SPECIES ID / Invertebrates

True Flies

Crane Flies

Xexp’ítsel sisemóye

  • A large, diverse family
  • 577 species in North America
Phylum: Arthropoda
Class: Insecta
Order: Diptera
Family: Tipulidae

Identification Tips:

Larvae
• Body cylindrical, relatively thick with no legs
• Head not visible; withdrawn into thorax
• 1 to 7 pairs of short, fleshy lobes arranged at tip of abdomen
• 10-25 mm

Adults
• Body shaped like mosquito, but much larger
• Extremely long legs

Life History:

• Larvae found in a variety of still and flowing water habitats
• Among stones, organic debris or in sand or thick algae on rocks
• Some types are found in brackish water and intertidal areas
• Breath through openings (spiracles) at end of abdomen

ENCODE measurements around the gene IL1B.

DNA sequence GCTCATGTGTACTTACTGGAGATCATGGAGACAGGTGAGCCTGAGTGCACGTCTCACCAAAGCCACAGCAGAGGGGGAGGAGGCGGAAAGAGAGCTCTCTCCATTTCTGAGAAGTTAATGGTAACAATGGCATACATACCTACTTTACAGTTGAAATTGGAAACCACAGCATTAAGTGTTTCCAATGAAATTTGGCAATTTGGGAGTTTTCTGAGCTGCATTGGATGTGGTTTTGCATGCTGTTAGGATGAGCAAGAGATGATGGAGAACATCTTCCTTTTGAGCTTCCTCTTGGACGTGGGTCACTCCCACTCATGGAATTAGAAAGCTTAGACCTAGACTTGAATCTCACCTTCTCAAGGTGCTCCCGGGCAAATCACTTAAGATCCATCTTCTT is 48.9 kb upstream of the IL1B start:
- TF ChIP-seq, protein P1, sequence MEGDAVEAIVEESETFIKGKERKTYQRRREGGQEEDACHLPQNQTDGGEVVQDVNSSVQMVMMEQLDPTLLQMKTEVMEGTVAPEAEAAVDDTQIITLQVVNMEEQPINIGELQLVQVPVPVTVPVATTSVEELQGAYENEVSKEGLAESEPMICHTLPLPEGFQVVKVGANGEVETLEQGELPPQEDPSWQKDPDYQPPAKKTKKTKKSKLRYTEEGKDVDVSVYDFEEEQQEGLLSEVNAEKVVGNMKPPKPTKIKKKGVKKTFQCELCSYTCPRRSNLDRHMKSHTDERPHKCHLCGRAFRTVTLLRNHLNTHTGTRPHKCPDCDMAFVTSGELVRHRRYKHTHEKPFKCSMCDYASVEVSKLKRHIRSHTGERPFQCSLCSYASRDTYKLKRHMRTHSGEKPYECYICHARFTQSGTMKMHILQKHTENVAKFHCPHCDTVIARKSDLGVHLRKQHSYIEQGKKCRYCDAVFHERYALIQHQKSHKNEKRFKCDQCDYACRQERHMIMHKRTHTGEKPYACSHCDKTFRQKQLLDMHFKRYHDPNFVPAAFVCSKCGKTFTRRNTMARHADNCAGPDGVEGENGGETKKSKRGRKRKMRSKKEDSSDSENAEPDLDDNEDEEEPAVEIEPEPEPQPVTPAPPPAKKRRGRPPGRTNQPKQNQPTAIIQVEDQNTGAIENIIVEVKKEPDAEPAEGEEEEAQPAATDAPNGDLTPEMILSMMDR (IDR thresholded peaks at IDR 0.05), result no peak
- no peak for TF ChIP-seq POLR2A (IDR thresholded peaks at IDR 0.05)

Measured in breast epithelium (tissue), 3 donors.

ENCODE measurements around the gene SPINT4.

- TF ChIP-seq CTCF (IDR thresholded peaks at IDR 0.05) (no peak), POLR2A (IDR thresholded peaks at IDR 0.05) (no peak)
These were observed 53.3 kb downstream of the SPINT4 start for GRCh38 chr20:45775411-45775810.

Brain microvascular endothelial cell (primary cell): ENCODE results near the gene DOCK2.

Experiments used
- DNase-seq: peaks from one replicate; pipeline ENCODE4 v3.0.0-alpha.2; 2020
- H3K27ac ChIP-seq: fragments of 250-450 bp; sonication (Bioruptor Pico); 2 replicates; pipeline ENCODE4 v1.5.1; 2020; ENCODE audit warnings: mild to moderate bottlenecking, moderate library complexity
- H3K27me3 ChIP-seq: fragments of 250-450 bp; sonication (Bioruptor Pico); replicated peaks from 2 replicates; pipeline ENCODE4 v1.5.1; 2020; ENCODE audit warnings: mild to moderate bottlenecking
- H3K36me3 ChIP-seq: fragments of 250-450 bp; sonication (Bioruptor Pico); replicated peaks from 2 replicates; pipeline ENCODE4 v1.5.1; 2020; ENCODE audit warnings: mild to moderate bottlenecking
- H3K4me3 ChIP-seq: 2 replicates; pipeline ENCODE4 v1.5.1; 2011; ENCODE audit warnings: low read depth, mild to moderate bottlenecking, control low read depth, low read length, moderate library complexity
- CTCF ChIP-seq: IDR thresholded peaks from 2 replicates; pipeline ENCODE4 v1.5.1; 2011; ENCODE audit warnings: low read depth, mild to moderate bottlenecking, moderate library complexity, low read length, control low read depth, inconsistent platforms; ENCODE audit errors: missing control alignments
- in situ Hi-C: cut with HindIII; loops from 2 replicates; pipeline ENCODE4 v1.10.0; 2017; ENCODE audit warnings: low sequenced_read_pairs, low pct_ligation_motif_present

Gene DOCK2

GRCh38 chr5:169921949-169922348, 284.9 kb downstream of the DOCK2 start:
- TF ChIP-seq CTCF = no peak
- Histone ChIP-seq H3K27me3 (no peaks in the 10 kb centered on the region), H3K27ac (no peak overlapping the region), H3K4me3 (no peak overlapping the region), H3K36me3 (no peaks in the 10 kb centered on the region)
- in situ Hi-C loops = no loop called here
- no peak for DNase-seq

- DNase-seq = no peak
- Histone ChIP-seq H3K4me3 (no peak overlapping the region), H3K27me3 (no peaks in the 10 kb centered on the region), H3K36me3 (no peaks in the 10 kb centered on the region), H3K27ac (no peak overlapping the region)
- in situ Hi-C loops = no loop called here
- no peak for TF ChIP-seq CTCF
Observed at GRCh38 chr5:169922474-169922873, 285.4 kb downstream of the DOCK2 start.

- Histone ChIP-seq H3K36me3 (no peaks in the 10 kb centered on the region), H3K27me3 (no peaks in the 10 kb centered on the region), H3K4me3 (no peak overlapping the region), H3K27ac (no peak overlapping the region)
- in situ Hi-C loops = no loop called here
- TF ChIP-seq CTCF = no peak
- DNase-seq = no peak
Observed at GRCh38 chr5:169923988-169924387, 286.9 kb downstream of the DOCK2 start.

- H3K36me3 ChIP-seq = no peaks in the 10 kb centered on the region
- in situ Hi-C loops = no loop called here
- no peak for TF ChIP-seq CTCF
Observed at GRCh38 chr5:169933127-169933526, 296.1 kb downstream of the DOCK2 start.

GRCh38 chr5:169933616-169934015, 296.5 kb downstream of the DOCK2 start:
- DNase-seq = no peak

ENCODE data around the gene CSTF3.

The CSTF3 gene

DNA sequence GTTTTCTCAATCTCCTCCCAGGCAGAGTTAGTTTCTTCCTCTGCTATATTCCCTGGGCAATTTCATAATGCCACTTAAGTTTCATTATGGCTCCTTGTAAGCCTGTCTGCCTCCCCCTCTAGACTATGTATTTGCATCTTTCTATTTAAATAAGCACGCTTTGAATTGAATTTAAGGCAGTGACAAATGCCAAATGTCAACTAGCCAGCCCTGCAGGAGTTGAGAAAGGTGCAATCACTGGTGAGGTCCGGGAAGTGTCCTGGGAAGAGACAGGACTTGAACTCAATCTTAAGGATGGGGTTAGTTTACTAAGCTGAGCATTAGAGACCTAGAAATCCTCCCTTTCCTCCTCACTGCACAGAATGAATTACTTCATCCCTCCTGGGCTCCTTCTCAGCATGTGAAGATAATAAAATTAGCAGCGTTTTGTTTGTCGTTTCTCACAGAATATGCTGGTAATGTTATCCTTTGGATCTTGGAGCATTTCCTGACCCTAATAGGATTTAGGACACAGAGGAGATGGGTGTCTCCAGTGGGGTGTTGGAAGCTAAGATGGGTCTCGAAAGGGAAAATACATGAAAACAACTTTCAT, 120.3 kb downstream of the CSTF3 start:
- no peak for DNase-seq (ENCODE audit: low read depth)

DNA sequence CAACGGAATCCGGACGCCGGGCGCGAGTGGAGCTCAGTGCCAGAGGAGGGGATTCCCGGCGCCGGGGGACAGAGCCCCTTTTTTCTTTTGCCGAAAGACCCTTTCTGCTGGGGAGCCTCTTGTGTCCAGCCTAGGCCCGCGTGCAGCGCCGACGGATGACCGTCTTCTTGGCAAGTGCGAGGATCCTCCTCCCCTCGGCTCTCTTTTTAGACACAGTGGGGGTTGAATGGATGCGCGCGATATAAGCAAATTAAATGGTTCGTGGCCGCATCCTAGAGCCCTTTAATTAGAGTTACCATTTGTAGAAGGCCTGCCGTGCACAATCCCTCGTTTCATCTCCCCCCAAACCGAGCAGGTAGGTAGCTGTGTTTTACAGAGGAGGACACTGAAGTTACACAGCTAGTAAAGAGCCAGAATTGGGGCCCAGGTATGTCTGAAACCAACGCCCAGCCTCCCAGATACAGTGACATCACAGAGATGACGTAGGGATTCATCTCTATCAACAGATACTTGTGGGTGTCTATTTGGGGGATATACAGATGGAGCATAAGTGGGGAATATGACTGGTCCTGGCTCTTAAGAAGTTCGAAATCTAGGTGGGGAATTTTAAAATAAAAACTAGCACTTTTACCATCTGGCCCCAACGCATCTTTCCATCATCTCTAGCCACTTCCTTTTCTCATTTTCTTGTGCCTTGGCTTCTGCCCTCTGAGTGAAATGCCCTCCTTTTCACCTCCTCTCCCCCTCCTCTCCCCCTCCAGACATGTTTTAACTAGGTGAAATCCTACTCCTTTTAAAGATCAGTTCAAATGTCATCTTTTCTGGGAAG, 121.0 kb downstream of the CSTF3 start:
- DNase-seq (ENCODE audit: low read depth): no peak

• Most shred or collect organic detritus to eat; a few are predators
• Especially important in breakdown of leaf litter
• Adults are flying insects that feed on nectar

POLLUTION TOLERANCE
Very Sensitive Somewhat Sensitive Facultative Somewhat Tolerant Very Tolerant
  Some Most Some  

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Primary Information Source:
Voshell, J. Reese. 2002. A Guide to Common Freshwater Invertebrates of North America. McDonald and Woodward Publishing Company. Blacksburg, Virginia.